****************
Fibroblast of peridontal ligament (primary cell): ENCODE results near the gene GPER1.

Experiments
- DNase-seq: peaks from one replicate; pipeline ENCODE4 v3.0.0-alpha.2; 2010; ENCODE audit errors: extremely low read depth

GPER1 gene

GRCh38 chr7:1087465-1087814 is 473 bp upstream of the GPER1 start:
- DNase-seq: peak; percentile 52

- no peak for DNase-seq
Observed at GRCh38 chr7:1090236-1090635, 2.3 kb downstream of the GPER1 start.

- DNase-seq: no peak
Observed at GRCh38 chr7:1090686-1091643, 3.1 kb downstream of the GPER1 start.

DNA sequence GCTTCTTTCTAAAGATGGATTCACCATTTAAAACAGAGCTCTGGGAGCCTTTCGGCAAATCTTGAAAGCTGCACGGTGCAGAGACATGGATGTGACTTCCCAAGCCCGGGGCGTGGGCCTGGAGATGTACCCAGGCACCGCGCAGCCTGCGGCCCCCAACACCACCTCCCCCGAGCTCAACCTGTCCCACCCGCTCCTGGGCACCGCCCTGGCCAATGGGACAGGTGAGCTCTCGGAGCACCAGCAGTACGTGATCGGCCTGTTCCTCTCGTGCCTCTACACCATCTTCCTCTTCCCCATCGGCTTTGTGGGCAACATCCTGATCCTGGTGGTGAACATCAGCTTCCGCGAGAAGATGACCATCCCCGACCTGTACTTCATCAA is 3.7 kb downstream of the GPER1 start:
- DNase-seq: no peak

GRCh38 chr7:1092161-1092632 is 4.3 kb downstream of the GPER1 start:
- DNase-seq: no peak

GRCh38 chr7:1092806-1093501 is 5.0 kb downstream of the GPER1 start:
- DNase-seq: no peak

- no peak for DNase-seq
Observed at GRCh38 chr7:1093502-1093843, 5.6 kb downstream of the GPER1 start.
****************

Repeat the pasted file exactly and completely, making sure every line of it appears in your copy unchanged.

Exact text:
Fibroblast of peridontal ligament (primary cell): ENCODE results near the gene GPER1.

Experiments
- DNase-seq: peaks from one replicate; pipeline ENCODE4 v3.0.0-alpha.2; 2010; ENCODE audit errors: extremely low read depth

GPER1 gene

GRCh38 chr7:1087465-1087814 is 473 bp upstream of the GPER1 start:
- DNase-seq: peak; percentile 52

- no peak for DNase-seq
Observed at GRCh38 chr7:1090236-1090635, 2.3 kb downstream of the GPER1 start.

- DNase-seq: no peak
Observed at GRCh38 chr7:1090686-1091643, 3.1 kb downstream of the GPER1 start.

DNA sequence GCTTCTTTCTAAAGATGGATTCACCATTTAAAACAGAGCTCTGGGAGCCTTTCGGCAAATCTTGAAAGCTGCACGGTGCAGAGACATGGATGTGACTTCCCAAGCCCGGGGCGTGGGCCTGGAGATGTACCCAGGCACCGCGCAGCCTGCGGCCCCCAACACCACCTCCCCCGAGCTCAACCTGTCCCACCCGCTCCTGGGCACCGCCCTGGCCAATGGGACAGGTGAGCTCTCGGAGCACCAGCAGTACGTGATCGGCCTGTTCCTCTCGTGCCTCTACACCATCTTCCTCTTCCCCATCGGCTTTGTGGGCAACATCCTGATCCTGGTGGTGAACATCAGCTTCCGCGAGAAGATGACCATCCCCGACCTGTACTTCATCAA is 3.7 kb downstream of the GPER1 start:
- DNase-seq: no peak

GRCh38 chr7:1092161-1092632 is 4.3 kb downstream of the GPER1 start:
- DNase-seq: no peak

GRCh38 chr7:1092806-1093501 is 5.0 kb downstream of the GPER1 start:
- DNase-seq: no peak

- no peak for DNase-seq
Observed at GRCh38 chr7:1093502-1093843, 5.6 kb downstream of the GPER1 start.